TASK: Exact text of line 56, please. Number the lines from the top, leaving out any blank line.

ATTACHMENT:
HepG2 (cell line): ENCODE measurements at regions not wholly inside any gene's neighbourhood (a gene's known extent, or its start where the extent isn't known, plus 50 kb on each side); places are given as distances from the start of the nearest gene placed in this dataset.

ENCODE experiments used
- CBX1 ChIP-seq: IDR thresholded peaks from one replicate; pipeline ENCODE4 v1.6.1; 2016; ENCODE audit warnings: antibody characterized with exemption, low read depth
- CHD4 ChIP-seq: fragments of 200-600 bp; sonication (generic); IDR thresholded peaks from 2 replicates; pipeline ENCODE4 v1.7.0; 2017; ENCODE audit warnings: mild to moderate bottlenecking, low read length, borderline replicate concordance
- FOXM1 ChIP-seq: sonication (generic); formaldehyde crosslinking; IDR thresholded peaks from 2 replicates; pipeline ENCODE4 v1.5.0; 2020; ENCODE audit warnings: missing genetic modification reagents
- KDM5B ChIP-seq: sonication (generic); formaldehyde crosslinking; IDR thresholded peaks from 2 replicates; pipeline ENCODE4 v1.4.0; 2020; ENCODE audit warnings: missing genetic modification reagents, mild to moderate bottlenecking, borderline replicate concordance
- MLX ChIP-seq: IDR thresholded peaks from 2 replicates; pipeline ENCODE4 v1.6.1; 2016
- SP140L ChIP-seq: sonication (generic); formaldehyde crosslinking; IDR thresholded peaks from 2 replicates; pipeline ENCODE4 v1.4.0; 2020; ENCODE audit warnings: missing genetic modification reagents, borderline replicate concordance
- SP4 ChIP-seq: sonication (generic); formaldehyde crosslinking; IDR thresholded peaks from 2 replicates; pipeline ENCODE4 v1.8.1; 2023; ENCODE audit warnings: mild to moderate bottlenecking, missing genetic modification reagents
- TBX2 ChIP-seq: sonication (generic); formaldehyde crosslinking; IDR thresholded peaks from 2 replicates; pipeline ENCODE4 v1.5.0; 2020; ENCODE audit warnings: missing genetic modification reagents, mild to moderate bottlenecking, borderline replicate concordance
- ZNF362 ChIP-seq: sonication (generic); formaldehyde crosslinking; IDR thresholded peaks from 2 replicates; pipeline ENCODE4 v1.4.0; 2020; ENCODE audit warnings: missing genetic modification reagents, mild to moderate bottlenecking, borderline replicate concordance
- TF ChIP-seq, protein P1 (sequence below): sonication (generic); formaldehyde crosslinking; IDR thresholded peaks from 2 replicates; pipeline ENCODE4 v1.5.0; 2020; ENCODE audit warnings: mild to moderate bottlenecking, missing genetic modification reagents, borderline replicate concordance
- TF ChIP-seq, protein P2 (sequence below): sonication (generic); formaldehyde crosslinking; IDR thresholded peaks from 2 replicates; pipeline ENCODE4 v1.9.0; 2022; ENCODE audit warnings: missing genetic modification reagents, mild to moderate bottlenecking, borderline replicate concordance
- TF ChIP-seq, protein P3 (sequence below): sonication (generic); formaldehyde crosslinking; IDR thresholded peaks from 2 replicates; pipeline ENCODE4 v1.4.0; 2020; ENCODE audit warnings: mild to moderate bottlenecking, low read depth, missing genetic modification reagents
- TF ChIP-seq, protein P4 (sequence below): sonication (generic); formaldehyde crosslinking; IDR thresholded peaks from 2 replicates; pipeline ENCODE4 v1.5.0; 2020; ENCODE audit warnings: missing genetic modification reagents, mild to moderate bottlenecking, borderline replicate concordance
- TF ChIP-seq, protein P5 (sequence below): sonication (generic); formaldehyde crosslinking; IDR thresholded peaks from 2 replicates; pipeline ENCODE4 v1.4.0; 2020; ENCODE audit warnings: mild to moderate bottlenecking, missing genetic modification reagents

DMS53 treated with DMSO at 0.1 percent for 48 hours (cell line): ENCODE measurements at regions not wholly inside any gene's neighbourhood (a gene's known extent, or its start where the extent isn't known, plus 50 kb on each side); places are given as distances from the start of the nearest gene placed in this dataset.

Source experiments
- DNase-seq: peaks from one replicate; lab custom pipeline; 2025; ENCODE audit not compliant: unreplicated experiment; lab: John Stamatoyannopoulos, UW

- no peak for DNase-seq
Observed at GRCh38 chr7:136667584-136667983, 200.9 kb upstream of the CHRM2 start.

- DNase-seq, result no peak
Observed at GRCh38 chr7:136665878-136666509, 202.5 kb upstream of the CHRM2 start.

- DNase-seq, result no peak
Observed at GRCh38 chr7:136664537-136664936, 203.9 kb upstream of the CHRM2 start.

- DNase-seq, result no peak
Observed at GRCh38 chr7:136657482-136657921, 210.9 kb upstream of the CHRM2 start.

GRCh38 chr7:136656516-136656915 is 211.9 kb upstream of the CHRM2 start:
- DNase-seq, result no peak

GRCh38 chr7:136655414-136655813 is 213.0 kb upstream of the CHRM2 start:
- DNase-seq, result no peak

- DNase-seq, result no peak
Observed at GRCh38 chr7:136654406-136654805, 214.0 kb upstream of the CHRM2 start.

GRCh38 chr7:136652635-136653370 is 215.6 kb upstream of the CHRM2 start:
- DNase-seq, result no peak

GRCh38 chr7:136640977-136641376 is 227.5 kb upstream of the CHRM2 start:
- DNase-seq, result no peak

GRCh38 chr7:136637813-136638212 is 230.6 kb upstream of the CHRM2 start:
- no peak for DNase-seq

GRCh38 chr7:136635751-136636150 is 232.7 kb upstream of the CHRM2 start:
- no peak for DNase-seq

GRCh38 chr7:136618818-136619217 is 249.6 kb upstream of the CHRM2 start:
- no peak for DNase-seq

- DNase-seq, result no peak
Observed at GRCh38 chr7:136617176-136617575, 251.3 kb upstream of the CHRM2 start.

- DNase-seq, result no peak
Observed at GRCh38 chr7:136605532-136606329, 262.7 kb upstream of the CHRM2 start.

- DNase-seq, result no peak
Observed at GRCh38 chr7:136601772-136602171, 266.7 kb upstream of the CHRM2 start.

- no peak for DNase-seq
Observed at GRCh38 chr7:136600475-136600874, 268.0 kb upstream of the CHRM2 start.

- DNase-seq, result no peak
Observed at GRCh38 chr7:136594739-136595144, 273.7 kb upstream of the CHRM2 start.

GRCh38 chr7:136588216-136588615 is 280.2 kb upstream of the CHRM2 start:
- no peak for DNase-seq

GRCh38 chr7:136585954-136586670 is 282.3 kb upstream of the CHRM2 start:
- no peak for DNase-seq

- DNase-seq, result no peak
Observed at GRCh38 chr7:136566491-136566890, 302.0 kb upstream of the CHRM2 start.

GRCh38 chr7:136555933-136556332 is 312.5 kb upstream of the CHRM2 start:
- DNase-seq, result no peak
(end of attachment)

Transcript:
GRCh38 chr7:136585954-136586670 is 282.3 kb upstream of the CHRM2 start: